3. Training load patterns and progressions should be implemented strategically. The amount of time our children participate in organized sport and the intensity in which they are asked to compete should be age and developmentally appropriate.
Supporting Socio-Emotional Development
The Framework suggests that there are four key areas parents need to learn more about in order to best facilitate the sports experience of the child being one that provides socio-emotional development. At SoccerParenting.com we always say that the number one responsibility of the parent is to choose the environment in which your child is participating in sport and to ensure it meets their needs from a physical potential and mental performance standpoint. With that in mind, parents need to be aware of how kids learn to ensure the environment in which their child is participating support learning.
The Quality Parenting Framework amplifies this message, encouraging parents to learn more about these four areas:
1. There are pros and cons to participating in organized sport.
2. It is imperative to create a mastery-oriented motivational climate.
3. There is great value in engaging parents in education and training.
4. Parents should be expected to contribute positively to the coach-athlete relationship.
Six Contexts of Sport Parent Involvement
Parent involvement that demonstrates involvement, interest, and concern have the potential to foster athletes' enjoyment and continued participation. Those actions should vary depending on individual and contextual factors, including the skill and developmental state of the athlete and competition level of the sport.
There are effective ways for parents to be involved in sport in order to support an athletes love of the game and overall positive experience. Much of our work at SoccerParenting.com involves supporting our 200+ club partners when it comes to clarifying the role of the parent in their organization and providing coach education around effective parent engagement practices.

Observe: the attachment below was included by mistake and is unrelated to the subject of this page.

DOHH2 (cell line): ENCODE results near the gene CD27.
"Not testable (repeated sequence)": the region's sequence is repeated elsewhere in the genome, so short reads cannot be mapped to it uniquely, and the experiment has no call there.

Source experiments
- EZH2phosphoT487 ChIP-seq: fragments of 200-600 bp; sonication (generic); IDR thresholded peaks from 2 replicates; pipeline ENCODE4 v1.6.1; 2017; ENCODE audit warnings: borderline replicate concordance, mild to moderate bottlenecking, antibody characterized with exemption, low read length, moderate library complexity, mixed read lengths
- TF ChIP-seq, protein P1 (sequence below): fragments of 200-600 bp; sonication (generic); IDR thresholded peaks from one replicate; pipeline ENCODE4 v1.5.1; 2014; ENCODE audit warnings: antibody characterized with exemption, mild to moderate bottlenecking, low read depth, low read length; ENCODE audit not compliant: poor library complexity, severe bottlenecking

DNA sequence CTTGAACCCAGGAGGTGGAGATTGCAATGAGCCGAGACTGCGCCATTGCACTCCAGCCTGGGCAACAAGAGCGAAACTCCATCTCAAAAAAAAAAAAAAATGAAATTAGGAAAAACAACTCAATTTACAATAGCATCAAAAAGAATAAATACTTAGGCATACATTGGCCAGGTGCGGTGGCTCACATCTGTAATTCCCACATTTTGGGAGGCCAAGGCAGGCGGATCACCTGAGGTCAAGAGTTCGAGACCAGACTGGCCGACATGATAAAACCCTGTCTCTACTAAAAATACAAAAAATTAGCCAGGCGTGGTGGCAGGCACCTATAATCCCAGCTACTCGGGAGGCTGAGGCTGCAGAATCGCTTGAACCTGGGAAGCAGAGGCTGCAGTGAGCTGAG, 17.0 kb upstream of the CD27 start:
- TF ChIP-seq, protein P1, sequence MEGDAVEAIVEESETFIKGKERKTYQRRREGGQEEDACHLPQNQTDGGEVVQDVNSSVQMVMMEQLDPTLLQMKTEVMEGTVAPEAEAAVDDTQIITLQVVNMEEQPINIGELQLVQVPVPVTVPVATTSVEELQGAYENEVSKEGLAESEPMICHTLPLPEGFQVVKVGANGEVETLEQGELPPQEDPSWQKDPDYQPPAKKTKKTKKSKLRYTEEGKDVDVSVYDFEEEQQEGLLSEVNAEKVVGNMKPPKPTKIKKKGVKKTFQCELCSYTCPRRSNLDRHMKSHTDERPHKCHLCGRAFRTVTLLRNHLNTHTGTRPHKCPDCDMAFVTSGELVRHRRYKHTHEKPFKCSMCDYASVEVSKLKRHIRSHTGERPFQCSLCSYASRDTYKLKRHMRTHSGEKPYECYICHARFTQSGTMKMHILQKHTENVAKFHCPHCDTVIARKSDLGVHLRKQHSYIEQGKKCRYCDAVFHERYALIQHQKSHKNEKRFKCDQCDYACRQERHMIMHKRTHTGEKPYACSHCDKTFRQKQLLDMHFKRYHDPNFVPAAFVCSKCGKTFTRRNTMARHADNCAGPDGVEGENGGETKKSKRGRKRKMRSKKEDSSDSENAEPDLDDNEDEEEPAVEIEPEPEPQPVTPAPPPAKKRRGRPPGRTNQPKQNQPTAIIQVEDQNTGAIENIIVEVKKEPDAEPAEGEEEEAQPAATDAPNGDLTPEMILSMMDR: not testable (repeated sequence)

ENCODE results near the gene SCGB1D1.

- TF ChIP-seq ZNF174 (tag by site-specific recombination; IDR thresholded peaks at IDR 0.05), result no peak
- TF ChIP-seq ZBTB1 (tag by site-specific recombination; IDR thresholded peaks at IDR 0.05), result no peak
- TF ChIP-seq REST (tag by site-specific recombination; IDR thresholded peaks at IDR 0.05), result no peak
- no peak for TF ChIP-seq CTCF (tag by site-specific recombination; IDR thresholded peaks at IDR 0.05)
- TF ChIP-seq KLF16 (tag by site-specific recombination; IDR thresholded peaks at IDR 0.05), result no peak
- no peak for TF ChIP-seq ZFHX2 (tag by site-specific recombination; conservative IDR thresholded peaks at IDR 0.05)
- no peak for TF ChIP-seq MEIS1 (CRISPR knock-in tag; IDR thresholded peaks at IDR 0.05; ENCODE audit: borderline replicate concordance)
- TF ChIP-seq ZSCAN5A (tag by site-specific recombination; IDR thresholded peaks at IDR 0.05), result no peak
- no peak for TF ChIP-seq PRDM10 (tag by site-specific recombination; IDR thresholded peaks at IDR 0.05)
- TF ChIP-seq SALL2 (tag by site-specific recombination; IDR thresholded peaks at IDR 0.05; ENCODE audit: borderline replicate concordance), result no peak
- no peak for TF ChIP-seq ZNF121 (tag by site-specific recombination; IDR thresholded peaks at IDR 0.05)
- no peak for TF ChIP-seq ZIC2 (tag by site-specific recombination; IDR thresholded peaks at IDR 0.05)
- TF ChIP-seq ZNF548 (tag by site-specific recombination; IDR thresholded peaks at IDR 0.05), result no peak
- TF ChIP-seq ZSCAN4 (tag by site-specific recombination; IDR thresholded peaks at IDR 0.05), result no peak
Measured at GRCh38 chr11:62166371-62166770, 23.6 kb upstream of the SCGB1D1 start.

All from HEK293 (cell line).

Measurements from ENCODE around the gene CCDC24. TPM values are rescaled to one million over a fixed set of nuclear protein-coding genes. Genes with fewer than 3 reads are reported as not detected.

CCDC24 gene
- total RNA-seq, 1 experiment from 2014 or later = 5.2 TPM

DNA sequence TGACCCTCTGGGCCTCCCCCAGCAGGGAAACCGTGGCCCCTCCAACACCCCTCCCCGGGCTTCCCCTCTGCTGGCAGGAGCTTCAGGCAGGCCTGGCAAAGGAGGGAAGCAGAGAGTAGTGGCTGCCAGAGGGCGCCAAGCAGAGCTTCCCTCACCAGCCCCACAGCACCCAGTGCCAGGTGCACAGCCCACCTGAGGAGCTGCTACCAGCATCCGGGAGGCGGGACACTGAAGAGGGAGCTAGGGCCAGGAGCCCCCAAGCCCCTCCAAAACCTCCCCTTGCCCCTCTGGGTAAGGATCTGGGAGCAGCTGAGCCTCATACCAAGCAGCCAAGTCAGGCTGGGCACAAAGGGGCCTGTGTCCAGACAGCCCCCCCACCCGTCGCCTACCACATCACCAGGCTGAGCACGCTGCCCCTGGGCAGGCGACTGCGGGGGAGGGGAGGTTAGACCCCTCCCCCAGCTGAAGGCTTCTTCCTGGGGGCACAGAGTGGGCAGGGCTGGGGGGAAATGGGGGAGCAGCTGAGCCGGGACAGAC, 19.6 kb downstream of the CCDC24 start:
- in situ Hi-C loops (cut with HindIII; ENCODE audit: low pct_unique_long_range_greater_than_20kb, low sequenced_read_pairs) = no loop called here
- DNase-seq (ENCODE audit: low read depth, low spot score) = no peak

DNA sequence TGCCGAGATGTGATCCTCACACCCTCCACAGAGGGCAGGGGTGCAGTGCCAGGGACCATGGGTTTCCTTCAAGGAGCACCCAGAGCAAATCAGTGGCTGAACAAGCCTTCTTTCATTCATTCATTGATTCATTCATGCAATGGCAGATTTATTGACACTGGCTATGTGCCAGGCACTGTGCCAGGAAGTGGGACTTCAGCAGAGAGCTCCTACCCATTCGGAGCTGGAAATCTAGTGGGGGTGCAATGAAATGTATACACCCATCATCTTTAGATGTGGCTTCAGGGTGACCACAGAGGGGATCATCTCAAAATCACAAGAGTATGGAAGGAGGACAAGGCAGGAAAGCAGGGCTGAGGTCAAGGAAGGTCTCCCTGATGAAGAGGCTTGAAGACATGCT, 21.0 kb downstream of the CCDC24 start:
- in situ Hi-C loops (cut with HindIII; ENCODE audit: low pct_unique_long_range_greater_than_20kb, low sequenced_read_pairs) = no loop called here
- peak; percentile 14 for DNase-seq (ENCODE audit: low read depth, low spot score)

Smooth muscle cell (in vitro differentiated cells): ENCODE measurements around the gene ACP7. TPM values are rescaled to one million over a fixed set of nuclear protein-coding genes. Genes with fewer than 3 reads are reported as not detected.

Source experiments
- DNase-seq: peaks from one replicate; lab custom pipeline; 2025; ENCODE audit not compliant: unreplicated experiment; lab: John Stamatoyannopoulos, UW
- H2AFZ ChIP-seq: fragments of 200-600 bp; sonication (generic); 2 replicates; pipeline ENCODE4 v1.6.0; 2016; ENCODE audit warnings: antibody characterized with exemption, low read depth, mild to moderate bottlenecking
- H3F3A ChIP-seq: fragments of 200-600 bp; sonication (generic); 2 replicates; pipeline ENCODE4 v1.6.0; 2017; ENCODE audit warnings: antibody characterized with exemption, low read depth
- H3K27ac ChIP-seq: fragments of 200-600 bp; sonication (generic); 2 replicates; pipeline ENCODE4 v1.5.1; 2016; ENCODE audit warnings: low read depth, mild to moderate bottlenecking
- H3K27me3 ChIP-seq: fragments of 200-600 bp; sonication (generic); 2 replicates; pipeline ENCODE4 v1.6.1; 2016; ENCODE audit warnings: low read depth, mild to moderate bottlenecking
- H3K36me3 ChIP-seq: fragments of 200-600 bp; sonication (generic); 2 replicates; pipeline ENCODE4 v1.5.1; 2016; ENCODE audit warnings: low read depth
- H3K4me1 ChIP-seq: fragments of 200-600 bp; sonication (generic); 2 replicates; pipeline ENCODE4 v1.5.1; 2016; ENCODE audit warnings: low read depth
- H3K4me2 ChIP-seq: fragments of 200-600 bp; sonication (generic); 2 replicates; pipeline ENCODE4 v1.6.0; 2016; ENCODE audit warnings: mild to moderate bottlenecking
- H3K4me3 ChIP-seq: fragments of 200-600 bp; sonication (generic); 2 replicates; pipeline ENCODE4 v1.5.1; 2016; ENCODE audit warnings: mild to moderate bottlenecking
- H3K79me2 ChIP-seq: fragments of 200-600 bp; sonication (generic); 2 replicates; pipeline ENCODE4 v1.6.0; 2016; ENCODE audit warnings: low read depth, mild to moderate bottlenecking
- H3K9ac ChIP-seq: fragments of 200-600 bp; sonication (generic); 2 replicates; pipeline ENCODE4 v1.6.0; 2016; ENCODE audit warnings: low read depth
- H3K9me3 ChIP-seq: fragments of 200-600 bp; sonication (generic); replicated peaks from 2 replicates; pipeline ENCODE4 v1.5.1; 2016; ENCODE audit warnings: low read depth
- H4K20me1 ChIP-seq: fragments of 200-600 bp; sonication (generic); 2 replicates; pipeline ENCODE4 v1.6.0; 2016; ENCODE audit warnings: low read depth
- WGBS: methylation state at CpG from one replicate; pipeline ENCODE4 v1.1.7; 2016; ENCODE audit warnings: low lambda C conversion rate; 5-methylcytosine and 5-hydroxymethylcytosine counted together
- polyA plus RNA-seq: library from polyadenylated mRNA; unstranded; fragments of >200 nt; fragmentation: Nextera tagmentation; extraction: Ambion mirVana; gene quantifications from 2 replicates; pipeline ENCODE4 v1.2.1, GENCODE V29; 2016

The Quality Parenting Framework uses the research of Epstein and his 6 contexts of parenting to highlight key areas where parents should be involved.
1. Parenting - the influence of the parent can not be ignored and should instead be supporting with directing positive behaviors that will support long team enjoyment of sport.
2. Communicating - how parents interact with their children around sport is important.
3. Volunteering - getting involved in their sports experience of their child will lead to a strong sense of community and connection.
4. Learning at Home - playing outside with your child, watching the sport together on tv, talking about a previous performance are important ways parents can influence.
5. Decision-Making - deciding what environment a child will participate in and being clear on what a good learning environment looks like.
6. Collaborating with Others - at SoccerParenting.com we believe that collaborative relationships between coaches, clubs, parents and players is in the best interest of player development and the Framework amplifies this.
The USOPC Quality Parenting Framework is a fantastic step towards an improved sporting experience for our children and we applaud their leadership in developing this framework. It is a highly researched focused approach to quality sports parenting, and more than anything - continues to draw awareness to the essential role of the sports parent.